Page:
Today, the UN Human Rights Council reviews the human rights record of Saudi Arabia, the first of 14 countries to
Today, the UN Human Rights Council reviews the human rights record of Saudi Arabia, the first of 14 countries to be examined in the next two weeks.
Riyadh’s review comes at an especially tense moment—the Jamal Khashoggi murder case is ongoing, with the kingdom at the centre of the controversy. While Saudi Crown Prince Mohammad Bin Salman has maintained that he is not implicated in the crime, his explanation of the murder has changed repeatedly.
Turkish investigators determined that Mr Khashoggi was indeed killed by a group of 15 Saudi nationals, but the journalist’s body has yet to be recovered. Last Wednesday, The UN High Commissioner for Human Rights, Michelle Bachelet, called for an impartial, third-party investigation and demanded that Riyadh produce Mr Khashoggi’s body for an autopsy.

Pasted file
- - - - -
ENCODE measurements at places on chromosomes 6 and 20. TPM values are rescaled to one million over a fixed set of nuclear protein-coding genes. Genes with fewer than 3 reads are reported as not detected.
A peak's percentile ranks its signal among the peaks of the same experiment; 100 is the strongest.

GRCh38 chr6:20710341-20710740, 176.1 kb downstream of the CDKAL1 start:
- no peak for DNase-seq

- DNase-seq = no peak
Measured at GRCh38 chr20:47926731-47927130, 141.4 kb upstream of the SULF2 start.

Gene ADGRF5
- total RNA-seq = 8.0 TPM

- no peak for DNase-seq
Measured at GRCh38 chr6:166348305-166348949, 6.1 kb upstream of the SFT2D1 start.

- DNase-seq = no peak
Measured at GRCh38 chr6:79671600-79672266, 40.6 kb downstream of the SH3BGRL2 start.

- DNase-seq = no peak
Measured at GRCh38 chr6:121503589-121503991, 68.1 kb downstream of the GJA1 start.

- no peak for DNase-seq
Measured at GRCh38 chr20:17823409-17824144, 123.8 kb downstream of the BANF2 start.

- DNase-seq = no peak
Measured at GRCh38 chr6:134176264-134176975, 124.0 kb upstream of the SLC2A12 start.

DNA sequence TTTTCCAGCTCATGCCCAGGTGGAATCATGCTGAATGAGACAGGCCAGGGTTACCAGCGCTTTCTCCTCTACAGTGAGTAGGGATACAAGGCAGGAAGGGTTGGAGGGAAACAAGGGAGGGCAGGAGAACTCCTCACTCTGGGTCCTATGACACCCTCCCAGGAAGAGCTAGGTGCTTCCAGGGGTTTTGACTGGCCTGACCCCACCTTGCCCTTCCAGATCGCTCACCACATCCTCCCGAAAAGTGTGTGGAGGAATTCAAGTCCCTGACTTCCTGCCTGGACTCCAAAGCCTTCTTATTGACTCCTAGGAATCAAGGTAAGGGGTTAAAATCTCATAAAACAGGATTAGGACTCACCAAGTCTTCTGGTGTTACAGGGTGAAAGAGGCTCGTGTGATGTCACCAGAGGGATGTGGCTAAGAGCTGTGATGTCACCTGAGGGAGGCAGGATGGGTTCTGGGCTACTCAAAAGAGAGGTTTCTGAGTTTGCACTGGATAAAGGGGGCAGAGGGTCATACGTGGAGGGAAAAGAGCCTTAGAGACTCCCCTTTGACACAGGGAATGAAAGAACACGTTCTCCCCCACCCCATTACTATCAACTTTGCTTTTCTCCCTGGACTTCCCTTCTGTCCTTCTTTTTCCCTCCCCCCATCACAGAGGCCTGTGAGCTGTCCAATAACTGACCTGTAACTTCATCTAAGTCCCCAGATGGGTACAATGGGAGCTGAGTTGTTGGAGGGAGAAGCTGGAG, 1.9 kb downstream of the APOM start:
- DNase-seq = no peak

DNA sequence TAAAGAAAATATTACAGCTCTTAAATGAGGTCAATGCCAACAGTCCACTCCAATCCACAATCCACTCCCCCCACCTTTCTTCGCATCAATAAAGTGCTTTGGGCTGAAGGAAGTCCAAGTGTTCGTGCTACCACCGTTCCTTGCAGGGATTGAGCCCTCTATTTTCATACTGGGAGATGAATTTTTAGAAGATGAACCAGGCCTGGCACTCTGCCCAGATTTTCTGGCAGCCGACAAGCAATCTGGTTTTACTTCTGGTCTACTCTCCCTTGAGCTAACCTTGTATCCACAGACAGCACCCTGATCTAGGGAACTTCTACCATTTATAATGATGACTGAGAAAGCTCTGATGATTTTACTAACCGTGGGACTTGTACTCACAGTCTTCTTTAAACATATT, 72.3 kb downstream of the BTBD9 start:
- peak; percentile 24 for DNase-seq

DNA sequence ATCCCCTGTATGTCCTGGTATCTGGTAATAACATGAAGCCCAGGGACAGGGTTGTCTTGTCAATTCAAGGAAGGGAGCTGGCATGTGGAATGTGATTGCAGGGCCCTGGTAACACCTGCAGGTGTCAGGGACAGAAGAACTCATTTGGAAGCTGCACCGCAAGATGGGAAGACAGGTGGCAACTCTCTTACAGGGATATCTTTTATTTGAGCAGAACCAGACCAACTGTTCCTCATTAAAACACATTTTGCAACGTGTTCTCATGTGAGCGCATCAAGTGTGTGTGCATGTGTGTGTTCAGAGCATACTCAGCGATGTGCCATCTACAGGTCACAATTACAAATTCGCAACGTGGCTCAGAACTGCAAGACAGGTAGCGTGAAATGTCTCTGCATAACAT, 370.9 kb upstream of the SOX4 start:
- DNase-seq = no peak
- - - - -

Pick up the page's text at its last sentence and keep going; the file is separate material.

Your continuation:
It is unlikely that Saudi Arabia will receive major penalties, but today’s human rights review could seriously taint Prince Salman’s image. While the UN’s review cannot impose sanctions directly, the findings could have major impacts. Even as the headlines fade, many countries and investors may well distance themselves from Riyadh for the time being, potentially inhibiting the oil-dependent nation’s efforts toward economic diversification.
Delve deeper: The murder of Jamal Khashoggi: One step too far?
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